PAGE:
The fight against antimicrobial resistance: applying theory to practice


  • Dr Clare Chandler

Project summary

Antimicrobial resistance (AMR) is one of the greatest threats to life as we know it. Either through dramatic policy change and intense programming, or conversely through inaction, it is set to reconfigure our relationship with medicines and have a profound impact on the possibilities for care and health around the globe. Governments and global agencies recognise this, and priorities in responding to AMR are currently being consolidated within and between nations. Yet, there is a surprising lack of input from the social sciences in the development of these policies.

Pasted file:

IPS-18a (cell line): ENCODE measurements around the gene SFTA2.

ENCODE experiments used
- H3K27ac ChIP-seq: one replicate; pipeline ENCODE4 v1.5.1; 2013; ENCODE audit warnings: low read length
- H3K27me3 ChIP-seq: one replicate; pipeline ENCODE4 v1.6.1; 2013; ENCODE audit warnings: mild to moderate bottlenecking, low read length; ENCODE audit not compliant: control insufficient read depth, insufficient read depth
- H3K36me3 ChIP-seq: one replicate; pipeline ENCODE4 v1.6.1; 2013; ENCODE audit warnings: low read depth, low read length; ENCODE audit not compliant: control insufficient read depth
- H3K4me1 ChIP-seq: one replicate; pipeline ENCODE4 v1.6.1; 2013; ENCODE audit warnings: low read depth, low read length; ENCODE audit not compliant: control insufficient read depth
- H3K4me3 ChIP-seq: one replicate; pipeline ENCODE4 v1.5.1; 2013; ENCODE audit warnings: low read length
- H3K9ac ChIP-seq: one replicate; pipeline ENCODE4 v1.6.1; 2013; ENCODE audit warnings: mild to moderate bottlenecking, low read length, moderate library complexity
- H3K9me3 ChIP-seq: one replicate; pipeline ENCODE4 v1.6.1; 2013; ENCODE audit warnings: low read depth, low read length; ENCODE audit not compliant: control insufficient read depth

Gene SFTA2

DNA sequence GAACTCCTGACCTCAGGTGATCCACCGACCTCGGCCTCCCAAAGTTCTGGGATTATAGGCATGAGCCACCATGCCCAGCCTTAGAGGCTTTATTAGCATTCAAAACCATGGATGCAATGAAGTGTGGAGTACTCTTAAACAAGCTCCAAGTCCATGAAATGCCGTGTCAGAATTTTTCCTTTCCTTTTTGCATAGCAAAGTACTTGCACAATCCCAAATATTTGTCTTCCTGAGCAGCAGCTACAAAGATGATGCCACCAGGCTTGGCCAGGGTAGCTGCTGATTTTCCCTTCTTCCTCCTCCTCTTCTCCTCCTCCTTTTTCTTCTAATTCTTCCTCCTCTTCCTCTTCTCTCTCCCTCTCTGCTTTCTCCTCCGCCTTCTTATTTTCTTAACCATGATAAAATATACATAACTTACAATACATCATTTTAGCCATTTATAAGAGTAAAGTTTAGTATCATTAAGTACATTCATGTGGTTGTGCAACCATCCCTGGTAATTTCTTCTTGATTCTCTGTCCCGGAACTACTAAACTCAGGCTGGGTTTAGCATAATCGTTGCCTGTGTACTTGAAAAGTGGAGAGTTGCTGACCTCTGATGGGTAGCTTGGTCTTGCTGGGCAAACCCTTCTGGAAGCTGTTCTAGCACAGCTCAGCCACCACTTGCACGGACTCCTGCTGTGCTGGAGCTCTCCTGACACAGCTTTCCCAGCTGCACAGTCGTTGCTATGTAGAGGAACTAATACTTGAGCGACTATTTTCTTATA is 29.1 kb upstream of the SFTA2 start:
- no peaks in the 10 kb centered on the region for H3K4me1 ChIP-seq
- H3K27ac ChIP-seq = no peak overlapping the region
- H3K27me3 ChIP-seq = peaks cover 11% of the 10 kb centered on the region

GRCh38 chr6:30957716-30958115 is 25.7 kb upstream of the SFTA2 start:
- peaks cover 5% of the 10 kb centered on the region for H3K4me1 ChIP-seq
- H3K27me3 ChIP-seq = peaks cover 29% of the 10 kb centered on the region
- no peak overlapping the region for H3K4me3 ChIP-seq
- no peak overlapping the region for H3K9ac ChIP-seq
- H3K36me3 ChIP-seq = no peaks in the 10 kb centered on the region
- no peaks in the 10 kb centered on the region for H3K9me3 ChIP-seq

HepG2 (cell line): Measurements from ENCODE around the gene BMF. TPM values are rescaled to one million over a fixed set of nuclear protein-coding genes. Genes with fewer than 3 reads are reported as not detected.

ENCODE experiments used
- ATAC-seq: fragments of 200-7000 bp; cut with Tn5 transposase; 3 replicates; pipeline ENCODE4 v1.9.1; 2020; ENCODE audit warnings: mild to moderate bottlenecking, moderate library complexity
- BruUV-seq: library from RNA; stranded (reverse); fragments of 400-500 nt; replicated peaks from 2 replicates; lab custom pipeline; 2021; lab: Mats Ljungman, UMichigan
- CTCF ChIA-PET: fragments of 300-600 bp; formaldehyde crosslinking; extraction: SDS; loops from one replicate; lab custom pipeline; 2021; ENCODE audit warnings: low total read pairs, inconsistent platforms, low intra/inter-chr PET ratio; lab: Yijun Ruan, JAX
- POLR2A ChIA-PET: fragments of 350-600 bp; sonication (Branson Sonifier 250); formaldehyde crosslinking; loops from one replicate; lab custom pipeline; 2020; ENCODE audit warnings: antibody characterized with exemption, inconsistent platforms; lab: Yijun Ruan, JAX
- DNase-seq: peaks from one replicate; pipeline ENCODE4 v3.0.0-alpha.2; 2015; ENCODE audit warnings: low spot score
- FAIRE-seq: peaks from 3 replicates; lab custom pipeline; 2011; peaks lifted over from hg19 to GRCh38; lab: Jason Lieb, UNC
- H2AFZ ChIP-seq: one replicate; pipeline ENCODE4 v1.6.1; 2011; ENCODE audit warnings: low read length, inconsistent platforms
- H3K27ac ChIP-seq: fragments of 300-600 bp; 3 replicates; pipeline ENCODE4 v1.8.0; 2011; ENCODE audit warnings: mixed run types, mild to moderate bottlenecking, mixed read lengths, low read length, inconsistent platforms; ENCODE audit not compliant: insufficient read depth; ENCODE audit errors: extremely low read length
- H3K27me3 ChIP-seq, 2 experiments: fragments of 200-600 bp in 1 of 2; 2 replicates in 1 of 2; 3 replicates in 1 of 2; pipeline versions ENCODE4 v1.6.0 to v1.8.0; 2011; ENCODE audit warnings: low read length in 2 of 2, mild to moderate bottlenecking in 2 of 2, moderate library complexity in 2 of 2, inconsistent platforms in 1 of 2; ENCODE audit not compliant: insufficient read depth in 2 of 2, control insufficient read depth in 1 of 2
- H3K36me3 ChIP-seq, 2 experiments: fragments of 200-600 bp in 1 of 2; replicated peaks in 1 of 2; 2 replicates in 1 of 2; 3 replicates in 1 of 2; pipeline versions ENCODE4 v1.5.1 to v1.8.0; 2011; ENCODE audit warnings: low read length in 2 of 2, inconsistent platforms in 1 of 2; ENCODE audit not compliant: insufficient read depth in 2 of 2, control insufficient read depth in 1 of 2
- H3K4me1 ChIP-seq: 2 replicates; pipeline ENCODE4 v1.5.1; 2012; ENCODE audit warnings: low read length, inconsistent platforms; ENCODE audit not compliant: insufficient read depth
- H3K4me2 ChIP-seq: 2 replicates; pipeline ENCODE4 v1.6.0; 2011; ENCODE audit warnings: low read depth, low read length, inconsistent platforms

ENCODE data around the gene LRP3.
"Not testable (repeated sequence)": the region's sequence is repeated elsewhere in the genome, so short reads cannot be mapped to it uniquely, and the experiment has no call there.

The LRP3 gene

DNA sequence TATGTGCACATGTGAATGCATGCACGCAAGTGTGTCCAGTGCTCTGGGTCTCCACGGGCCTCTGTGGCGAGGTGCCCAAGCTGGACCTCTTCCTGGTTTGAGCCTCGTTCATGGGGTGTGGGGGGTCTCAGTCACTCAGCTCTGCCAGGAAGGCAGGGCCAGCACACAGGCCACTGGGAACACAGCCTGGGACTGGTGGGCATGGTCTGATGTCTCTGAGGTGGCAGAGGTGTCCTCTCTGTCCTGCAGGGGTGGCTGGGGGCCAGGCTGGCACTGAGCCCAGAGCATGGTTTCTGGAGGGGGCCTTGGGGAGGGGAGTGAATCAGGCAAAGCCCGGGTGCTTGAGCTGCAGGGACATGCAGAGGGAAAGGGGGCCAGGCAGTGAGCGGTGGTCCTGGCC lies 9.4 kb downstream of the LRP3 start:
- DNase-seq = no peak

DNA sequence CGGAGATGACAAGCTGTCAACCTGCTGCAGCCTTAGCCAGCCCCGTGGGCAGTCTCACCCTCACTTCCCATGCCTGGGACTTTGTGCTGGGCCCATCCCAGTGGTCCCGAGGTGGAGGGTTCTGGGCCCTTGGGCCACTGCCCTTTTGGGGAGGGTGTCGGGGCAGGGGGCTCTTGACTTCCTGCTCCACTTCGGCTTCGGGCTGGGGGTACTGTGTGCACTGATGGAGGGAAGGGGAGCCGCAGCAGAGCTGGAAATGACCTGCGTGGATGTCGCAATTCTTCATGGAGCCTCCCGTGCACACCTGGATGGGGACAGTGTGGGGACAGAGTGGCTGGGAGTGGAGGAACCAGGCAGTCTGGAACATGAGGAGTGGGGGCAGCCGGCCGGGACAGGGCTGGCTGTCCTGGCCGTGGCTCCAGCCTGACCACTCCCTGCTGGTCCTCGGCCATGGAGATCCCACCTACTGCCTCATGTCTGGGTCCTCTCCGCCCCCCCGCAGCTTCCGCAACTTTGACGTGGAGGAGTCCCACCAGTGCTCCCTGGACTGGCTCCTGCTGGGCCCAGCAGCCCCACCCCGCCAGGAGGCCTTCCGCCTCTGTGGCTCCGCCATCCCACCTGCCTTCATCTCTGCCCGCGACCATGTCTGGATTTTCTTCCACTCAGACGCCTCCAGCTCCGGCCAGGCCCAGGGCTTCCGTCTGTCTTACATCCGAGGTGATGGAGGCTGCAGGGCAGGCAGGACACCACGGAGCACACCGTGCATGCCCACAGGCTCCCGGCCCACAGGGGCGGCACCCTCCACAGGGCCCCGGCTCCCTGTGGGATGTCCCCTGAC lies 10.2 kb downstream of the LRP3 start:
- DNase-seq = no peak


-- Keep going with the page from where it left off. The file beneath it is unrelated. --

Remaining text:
This project will bring social science theory to bear on AMR to catalyse alternative ways of conceptualising medicine, care and the consequences of (in)action. Relevant thinking from the social sciences’ considerable work on medicine use and global health will help when reviewing current policy and conducting pilot interviews with key actors in the AMR policy process at the global level. This will then inform a research proposal for empirical work in a large, multi-sited programme of ethnographic study of antimicrobial resistance at global, national and local levels.